NAVEL (nā'vĕl, Heb. shōr). Following the LXX, a different reading has been suggested in Prov.3.8: she’ēr, “muscle, body” (so niv). In Ezek.16.4 the reading “navel” has been retained in the sense of the umbilical cord (so niv) not being cut; a picture of an unwanted, untended baby.
, umbilical cord
), used only twice in the OT (RSV). In Ezekiel 16:4
the emergence of Jerusalem into civic life is likened to the birth of a female foundling left to die in the open, had it not been rescued. It had not received the usual care given to a new-born child, including the tying of the umbilical cord. Without this precaution arterial blood would flow from the infant’s arteries and escape from the raw surface of the afterbirth until the child would be drained of blood.
For literary or linguistic reasons navel in KJV (Judg 9:37; Prov 3:8 and Job 40:16) is tr. “center,” “flesh,” and “loins” respectively in the RSV.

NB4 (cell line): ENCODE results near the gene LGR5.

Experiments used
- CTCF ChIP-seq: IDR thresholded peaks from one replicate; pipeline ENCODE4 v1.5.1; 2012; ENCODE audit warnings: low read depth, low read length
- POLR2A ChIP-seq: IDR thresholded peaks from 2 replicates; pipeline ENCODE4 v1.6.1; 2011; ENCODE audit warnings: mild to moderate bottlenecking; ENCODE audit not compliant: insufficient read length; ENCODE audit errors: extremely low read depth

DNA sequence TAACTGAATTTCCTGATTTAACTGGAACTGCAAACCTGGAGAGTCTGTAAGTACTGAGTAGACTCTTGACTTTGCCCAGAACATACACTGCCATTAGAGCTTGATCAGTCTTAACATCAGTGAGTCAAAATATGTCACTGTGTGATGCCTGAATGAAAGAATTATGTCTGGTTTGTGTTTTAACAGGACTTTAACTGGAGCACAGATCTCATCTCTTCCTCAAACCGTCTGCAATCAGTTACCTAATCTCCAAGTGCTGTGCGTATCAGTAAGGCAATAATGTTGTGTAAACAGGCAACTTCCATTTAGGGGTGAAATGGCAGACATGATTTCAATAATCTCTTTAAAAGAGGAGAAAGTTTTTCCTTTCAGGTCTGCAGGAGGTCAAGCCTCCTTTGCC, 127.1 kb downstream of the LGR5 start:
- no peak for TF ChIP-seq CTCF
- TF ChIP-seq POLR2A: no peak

International Standard Bible Encyclopedia (1915)
(shor. The Septuagint in Pr 3:8 suggests a different reading, namely, instead of shorrekha, sherekha equals she’erkha, "thy flesh")): The King James Version translates the Hebrew sharir in the description of Behemoth (Job 40:16) by "navel," where modern translators have substituted "muscles"; similarly in the translation of shorer (So 7:2) it has been replaced by "body.", There remain two passages of the Revised Version (British and American) where "navel" is retained as the translation of shor. Thus we find the word used, pars pro toto, for the whole being: "It (the fear of Yahweh) will be health to thy navel, and marrow to thy bones" (Pr 3:8). The uttermost neglect which a new-born babe can experience is expressed by Ezekiel: "In the day thou wast born thy navel (i.e. umbilical cord) was not cut neither wast thou washed in water to cleanse thee; thou wast not salted at all, nor swaddled at all" (Eze 16:4).